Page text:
2011 MLB Playoffs: Forecasting the American League Central Race

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2011 MLB Playoffs: Forecasting the American League Central Race
Jason Miller/Getty Images

 

This is the first of six articles where I will discuss playoff races that are legitimately in the air. Sorry, Phillies fans, no article for you. You’re in, unless you just completely implode. The first one comes brought to you by the AL Central Race:

 

Team

Wins

Losses

GB

RS/G

RA/G

Detroit Tigers

64

56

-

4.4

4.6

Cleveland Indians

60

57

2.5

4.3

4.3

Chicago White Sox

60

60

4

4

4.1

Minnesota Twins

52

67

11.5

3.9

4.8

Kansas City Royals

50

71

14.5

4.3

4.8

Who will win the AL Central this year?

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I can pretty safely write off the Twins and Royals for this year, so that gives us a 3-team race.

 

Currently, coolstandings.com provides the following odds of winning the division (which are almost exactly the odds of making the playoffs, seeing as the Yankees or Red Sox will likely be the wild card):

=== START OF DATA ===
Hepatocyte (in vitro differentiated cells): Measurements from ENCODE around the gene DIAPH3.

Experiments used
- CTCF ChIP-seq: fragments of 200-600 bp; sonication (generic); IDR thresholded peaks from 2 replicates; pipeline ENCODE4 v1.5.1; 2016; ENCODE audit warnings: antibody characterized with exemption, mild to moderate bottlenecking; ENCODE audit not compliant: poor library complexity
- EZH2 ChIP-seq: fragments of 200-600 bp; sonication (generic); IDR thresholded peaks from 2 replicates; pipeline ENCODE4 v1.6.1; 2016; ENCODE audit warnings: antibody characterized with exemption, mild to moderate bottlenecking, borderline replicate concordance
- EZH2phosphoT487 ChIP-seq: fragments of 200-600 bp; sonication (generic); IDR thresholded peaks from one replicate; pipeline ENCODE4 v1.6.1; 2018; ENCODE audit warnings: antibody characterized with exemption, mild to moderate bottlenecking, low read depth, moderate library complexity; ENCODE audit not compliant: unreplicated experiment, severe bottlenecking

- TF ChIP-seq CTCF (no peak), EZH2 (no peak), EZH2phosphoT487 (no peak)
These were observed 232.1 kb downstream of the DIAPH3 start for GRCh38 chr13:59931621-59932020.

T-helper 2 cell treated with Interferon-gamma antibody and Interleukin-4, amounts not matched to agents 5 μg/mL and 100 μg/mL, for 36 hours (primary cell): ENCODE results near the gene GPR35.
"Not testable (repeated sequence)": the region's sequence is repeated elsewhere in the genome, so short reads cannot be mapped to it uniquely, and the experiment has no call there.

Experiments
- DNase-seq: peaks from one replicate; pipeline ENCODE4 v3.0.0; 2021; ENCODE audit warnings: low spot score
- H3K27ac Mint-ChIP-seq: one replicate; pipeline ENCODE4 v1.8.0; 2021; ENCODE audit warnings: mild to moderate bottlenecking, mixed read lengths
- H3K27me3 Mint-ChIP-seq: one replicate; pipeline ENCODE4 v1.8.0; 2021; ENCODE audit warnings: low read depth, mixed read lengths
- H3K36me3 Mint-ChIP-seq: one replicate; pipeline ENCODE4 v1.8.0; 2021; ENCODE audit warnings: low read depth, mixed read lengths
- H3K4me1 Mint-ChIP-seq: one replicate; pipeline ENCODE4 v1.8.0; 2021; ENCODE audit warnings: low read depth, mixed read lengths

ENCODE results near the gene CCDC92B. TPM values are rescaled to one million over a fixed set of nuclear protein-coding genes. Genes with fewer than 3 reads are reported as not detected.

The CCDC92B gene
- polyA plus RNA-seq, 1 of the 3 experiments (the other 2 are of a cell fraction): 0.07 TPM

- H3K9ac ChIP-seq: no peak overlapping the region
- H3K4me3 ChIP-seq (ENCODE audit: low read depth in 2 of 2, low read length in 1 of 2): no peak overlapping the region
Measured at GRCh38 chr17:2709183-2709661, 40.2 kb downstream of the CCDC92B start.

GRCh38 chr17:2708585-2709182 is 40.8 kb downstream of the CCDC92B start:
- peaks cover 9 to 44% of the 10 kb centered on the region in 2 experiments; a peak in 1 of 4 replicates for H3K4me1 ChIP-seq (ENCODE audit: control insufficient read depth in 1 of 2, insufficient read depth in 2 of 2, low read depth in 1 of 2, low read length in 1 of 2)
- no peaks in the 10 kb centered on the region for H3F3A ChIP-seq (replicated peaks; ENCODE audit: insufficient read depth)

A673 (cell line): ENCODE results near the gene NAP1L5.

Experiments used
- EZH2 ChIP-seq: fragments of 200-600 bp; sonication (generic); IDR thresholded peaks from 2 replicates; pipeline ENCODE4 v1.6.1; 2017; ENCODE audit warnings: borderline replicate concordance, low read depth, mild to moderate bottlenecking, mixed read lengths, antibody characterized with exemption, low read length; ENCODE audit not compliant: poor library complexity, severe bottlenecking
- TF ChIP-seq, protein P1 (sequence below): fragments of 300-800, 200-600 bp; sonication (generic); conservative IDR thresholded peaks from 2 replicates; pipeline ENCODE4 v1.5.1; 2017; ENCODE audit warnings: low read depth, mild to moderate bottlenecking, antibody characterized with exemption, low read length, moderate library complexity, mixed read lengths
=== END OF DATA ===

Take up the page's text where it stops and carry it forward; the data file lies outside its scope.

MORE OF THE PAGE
Detroit Tigers:          53.1 %

Cleveland Indians:    32.7 %

Chicago White Sox: 14.2 %

 

Analyzing the remaining strength-of-schedule for all three teams yields the following results:

 

Ed Zurga/Getty Images
If the Tigers hang on, Justin Verlander will start in the post-season for the first time since his rookie season (2006).

Detroit has a .464 weighted opponent winning percentage* down the stretch, and a .440 weighted opponent winning percentage not including Cleveland or Chicago. This is due largely because they’re the only team that is done with the Rangers and the only team with three full series left against the lowly Minnesota Twins. They also benefit from another series against the Orioles (from whom they took 2 of 3 over the weekend) and a 3-game set against the Oakland Athletics.

 

That’s the easiest of the three contenders in the AL Central. Chicago is looking at a .489 weighted opponent winning percentage and .468 when Detroit and Cleveland aren’t included; these figures are .478 and .448 for Cleveland respectively.

 

My take is that Detroit is going to hold on, finishing with a record of about 88-74; this is due to both their easier schedule and a more steady dose of off-days than Cleveland will have.

 

Cleveland will stumble down the stretch because they are a young team and, because of rain-outs, now have to make up 45 games in just 44 days. They are without their best all-around player (Grady Sizemore) for the remainder of the year and just got their second-best player (Shin Soo Choo) back in the lineup after a long DL stint. They’ll turn in with about a .500 record, but finish just ahead of the Chicago White Sox—that is, unless Adam Dunn awakes from his season-long slumber. 

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